April data confirm recovery is uneven

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An employee works on the production line of a furniture manufacturing company in Yongzhou, Hunan province. LIU GUIXIONG/FOR CHINA DAILY

China's economy continued to rebound in April while pressures persisted amid an uneven recovery, highlighting the need for further stimulus measures to consolidate the recovery trend, officials and experts said on Friday.

"Chinese economy continued to recover in April with improvement in key indicators including industrial production, while the broader economy is still facing challenges from a more complicated external environment, mounting uncertainties, lack of effective domestic demand, operational pressures on enterprises and potential risks," said Liu Aihua, a spokeswoman for the National Bureau of Statistics.

She told a news conference in Beijing on Friday that more efforts will be made to better implement the existing policies and further consolidate the economic recovery trend.

China's value-added industrial output grew by 6.7 percent year-on-year in April after a 4.5 percent rise in March, NBS data showed.

"China's multitrack economy continued to exhibit strong manufacturing activity relative to consumer demand in April, with the housing correction still in search of a floor," said Louise Loo, lead economist at British think tank Oxford Economics.

Citing the official data, she said China's industrial production accelerated sequentially with a 1 percent month-on-month growth in April, helped by improvements in electronic equipment manufacturing and high-tech manufacturing. Among the latter, the NBS highlighted the robust growth in 3D printing equipment, new energy vehicles and integrated circuit products, all of which grew north of 30 percent year-on-year.

However, Loo cautioned that production-side outperformance may prove transient, given rising tariff risk, as other data already indicating moderating new orders, and an eventual "catchdown" of manufacturing activity with still-weak domestic demand.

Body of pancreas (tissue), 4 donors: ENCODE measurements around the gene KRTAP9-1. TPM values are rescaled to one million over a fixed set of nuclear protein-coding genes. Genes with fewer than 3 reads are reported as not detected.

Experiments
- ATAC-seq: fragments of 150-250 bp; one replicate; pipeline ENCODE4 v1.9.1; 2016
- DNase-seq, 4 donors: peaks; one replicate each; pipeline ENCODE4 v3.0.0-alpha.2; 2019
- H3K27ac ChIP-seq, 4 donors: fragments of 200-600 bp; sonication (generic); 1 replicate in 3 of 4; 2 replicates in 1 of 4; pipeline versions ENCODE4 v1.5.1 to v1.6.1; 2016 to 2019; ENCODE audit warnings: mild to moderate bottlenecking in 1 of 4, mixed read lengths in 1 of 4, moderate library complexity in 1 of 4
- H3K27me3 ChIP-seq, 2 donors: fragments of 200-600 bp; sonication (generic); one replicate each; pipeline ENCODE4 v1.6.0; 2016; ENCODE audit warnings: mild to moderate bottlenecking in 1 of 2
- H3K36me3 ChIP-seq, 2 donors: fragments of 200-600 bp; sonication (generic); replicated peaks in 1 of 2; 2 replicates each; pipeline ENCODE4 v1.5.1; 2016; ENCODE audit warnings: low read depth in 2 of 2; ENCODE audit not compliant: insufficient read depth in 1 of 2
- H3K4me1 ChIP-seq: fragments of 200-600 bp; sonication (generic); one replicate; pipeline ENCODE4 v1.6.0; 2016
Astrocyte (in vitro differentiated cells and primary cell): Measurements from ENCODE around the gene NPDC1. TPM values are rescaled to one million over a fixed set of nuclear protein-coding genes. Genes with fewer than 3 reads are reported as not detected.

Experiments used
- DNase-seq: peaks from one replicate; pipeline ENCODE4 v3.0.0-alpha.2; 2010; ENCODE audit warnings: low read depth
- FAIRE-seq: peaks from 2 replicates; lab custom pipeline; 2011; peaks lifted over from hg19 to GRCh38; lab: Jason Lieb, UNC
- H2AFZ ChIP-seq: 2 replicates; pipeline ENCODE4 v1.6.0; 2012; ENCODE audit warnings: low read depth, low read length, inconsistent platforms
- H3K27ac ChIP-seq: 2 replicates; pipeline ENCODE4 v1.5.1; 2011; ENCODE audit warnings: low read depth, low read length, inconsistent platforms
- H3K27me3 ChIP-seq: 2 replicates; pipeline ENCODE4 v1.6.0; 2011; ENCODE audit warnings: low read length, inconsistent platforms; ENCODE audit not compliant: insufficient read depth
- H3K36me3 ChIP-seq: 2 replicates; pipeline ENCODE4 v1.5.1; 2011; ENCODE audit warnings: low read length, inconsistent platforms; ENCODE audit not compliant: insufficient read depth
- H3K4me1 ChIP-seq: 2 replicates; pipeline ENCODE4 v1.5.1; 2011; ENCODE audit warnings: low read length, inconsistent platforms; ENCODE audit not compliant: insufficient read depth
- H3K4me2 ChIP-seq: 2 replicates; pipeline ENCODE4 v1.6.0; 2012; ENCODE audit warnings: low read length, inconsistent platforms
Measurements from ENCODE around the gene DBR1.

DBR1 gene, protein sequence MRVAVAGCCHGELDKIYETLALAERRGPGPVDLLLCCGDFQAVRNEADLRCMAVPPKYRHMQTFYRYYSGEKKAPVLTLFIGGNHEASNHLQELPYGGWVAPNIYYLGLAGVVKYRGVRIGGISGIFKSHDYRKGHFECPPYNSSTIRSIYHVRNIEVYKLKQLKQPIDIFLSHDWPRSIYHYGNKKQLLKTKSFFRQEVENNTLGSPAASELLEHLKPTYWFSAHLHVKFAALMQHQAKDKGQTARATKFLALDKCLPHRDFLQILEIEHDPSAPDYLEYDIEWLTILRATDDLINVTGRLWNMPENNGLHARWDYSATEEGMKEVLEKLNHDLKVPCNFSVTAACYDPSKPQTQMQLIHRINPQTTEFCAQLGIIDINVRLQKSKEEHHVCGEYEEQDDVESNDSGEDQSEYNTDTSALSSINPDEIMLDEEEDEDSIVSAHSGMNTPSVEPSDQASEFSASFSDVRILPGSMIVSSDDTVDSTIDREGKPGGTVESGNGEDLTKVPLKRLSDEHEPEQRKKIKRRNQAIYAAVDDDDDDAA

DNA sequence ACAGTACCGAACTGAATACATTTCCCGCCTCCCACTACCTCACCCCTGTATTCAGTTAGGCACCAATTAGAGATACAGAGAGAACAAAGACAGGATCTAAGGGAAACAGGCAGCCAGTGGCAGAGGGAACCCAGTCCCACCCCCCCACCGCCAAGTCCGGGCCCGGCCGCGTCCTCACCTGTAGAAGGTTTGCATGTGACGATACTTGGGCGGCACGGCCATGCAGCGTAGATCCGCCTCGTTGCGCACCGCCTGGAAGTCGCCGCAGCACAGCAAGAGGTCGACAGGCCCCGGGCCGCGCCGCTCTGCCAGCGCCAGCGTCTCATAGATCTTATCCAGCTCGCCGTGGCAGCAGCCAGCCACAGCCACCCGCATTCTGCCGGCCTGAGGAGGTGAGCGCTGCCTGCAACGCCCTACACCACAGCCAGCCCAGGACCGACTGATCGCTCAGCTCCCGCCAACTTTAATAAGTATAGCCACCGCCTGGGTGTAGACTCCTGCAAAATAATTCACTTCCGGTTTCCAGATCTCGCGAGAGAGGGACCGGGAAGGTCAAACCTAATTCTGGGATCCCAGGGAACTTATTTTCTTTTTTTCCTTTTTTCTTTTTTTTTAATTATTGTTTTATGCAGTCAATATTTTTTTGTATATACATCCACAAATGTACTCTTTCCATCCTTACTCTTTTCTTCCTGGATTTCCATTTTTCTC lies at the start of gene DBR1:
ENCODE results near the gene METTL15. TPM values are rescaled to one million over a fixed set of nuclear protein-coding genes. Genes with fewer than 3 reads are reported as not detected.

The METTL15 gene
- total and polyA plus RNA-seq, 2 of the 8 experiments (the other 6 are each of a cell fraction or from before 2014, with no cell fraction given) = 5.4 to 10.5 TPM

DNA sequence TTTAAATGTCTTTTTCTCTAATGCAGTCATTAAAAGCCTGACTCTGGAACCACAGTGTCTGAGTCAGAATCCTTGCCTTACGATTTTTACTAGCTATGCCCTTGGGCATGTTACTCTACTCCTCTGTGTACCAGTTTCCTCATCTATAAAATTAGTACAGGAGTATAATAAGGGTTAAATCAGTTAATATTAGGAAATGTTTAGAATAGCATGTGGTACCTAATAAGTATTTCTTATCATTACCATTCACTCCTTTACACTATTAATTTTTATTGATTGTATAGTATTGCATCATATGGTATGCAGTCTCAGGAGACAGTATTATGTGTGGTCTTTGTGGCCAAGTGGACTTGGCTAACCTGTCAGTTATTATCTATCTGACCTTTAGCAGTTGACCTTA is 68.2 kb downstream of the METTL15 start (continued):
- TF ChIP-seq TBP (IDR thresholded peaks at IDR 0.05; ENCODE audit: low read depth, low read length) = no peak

Retail sales, a key indicator of consumer spending, rose 2.3 percent year-on-year in April versus the 3.1 percent rise in March, according to the NBS.

Loo attributed the weaker-than-expected retail sales data to a function of unfavorable annual base effects and the relative lull in in-between holiday retail patterns in April, especially as the five-day May Day holiday fell in the first week of May this year as against the April 29-May 3 period last year.

NBS data showed China's fixed-asset investment increased by 4.2 percent in the January-April period year-on-year, while in the first quarter, it grew by 4.5 percent.

"Investments could pick up more meaningfully after a temporary lull, given the pipeline of sovereign bond issuances which should provide further impetus to infrastructure and manufacturing investments," Loo said.

Zhou Maohua, a researcher at China Everbright Bank, said: "China's domestic demand recovery is set to gather further steam in the following months with gradual improvement in consumer spending and investment, underpinned by China's move to drive large-scale equipment renewal and the trade-in of consumer goods, front-loaded fiscal efforts and property easing policies taking effect gradually."

Looking ahead, Zhou said the Chinese economy will likely accelerate in the second quarter given the steady recovery in domestic demand, the resilience in the export sector and a low comparison base the previous year.

Meanwhile, Zhou warned the latest data show domestic demand is still weak and recovery is uneven, and called for more policy easing to shore up the world's second-largest economy.

"The People's Bank of China, the nation's central bank, will prefer tools other than benchmark rate cuts to maintain an accommodative liquidity environment, including cuts to banks' reserve requirement ratio," Zhou said.

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